photo Ramin Rahimian, for the New York Times
Check out the New York Times article by Ian Urbina, "Using Jailed Migrants as a Pool of Cheap Labor."
If you want to read more about the program's legality and history, here's the working paper I posted last week on the Social Science Research Network, "One Dollar Per Day: The Slaving Wages of Immigration Jail Work Programs - A History and Legal Analysis, from 1943 to Present." (posted May 15, 2014, 160 pages).
From the abstract:
This Paper evaluates the legality of the $1 per day payments for work performed by those in custody under immigration laws as well as its genesis. In 1941, President Franklin Roosevelt issued an order moving the Immigration and Naturalization Service (INS) out of the Department of Labor and into the Justice Department. During this same time frame, the U.S. Government established internment camps for "enemy aliens," i.e., civilians in the United States and other countries in Latin America who were or were imagined to be citizens of Axis powers. In 1943, the Justice Department paid those so held 80 cents per day for their work performed in the camps; the average daily cost of each person's detention in 1943 was one dollar. This was the origins of the 1950 law authorizing paying those in custody under immigration laws for work performed. If those in immigration custody today were paid at the ratio from 1943, they would be earning about $80 per day. This paper draws on government documents and contracts obtained under the Freedom of Information Act as well as the program's implementation and history as the basis for a statutory analysis of the Government's defense of its legality. The Paper argues that under a reading of the relevant laws' plain meaning, legislative history, and purpose, the program appears to violate various labor laws and the Fifth, Sixth, Thirteenth and Fourteenth Amendments.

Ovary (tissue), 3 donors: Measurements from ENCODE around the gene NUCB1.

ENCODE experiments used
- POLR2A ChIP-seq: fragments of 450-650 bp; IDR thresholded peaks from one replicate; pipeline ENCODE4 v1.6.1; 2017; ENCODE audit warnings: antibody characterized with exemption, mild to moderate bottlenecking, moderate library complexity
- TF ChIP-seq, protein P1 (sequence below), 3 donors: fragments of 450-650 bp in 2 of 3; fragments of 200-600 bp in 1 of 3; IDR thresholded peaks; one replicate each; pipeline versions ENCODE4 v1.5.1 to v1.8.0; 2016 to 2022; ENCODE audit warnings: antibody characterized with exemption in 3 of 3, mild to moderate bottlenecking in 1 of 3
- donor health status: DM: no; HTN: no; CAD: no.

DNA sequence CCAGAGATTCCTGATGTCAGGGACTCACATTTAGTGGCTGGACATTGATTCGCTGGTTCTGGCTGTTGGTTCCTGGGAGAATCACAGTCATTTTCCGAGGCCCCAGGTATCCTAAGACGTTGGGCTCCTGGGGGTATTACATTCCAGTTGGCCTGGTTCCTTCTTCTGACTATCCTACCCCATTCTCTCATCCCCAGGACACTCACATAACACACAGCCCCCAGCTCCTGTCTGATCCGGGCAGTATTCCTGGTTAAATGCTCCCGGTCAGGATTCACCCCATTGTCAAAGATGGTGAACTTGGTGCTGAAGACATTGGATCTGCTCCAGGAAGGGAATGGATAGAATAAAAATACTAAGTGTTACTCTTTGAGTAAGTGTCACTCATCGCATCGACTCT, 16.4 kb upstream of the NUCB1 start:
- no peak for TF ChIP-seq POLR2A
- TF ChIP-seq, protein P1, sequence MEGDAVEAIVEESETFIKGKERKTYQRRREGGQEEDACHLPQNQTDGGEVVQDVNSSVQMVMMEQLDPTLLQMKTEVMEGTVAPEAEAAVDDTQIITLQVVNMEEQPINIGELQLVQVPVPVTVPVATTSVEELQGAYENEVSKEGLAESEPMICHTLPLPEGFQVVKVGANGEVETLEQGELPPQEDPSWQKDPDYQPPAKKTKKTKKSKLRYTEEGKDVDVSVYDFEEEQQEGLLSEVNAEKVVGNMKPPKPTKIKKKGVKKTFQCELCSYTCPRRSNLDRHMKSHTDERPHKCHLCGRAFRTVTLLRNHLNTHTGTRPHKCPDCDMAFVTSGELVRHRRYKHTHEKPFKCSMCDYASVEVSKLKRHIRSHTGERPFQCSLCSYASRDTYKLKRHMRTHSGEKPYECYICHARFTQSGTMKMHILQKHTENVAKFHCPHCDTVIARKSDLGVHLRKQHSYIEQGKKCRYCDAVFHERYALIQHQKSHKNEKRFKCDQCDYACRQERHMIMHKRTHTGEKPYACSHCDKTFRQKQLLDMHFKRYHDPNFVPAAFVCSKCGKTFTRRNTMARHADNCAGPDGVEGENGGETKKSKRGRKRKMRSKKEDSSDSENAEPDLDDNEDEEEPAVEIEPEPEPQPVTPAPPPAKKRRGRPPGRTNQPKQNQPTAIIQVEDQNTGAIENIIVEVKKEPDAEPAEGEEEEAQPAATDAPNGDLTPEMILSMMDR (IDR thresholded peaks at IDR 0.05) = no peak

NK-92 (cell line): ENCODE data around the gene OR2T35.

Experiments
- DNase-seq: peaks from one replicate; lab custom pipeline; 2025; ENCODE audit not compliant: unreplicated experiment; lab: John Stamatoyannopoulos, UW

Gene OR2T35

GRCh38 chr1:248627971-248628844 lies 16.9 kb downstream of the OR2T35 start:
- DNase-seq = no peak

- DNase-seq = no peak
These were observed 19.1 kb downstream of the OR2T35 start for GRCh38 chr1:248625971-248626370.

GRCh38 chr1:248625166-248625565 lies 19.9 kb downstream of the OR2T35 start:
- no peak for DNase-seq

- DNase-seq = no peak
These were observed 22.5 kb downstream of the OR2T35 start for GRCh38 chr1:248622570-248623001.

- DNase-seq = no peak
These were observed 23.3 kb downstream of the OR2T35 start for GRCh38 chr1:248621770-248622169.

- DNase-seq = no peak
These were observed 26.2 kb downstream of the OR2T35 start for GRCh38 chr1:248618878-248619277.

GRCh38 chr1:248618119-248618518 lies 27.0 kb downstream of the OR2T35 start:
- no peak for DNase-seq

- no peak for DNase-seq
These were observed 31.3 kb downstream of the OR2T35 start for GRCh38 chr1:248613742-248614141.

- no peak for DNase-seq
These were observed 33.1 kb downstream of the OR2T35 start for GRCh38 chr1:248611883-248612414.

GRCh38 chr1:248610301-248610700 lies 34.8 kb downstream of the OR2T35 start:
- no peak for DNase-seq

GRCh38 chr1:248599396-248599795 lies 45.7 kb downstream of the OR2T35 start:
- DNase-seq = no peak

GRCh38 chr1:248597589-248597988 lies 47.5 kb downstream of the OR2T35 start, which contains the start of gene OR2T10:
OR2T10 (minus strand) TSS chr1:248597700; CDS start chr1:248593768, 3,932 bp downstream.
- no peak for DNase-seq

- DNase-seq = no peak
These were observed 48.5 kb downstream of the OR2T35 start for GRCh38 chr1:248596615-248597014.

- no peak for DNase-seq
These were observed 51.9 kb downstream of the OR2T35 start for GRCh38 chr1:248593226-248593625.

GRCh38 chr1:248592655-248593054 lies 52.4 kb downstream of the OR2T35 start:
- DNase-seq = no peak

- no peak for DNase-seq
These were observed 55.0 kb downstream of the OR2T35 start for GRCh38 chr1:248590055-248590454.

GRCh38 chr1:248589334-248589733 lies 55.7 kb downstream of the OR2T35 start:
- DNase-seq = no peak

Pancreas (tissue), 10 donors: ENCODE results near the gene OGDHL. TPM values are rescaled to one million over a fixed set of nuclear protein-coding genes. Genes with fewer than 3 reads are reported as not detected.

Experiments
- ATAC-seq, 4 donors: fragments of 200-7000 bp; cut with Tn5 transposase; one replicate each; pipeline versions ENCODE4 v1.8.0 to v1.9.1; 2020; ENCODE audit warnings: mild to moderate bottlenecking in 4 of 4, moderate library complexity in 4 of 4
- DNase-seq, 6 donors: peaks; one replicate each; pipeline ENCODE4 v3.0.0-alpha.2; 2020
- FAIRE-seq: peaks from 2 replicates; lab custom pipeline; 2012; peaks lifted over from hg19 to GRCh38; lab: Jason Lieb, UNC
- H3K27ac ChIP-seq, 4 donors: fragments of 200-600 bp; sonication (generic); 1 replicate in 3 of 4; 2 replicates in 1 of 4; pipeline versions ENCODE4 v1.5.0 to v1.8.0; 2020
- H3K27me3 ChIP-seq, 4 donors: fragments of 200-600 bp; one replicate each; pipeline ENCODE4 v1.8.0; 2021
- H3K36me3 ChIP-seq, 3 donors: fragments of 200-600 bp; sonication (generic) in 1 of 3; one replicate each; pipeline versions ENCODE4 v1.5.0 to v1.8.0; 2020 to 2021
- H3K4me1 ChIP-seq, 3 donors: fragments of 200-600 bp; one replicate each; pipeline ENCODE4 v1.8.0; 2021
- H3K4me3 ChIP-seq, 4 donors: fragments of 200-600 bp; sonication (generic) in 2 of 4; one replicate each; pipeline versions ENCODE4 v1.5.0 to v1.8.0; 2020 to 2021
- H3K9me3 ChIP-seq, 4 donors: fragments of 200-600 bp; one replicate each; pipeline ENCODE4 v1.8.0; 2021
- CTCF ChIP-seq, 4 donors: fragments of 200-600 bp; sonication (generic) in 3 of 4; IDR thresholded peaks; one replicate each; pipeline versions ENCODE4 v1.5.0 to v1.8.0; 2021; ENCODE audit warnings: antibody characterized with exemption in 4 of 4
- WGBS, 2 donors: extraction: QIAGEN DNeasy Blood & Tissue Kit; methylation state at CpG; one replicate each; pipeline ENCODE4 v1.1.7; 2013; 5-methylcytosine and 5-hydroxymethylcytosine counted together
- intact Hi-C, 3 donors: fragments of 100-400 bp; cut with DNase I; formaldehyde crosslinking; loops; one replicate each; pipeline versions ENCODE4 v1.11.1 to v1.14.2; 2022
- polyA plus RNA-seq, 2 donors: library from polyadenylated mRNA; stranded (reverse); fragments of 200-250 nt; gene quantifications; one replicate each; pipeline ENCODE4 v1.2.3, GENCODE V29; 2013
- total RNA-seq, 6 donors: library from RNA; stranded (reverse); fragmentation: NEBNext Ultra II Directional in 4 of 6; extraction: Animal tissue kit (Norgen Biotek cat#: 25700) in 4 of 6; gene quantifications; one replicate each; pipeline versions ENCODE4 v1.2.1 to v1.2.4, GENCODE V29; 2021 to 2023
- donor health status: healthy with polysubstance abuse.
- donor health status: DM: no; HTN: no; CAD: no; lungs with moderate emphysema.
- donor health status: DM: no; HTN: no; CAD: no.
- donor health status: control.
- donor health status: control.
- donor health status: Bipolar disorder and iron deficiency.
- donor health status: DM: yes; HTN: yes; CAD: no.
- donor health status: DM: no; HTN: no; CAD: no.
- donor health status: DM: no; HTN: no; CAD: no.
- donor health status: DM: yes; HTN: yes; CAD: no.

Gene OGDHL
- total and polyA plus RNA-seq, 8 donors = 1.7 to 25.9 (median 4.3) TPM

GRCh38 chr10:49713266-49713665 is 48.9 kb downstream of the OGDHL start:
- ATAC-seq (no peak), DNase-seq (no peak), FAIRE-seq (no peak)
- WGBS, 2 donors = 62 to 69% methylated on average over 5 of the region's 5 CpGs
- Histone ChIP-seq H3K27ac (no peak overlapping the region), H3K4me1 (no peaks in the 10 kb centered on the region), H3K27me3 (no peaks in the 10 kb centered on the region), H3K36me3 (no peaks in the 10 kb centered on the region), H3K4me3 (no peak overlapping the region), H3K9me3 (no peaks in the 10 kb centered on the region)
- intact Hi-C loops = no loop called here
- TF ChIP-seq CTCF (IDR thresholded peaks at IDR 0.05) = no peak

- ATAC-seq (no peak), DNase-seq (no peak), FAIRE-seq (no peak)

For entire paper, please go here.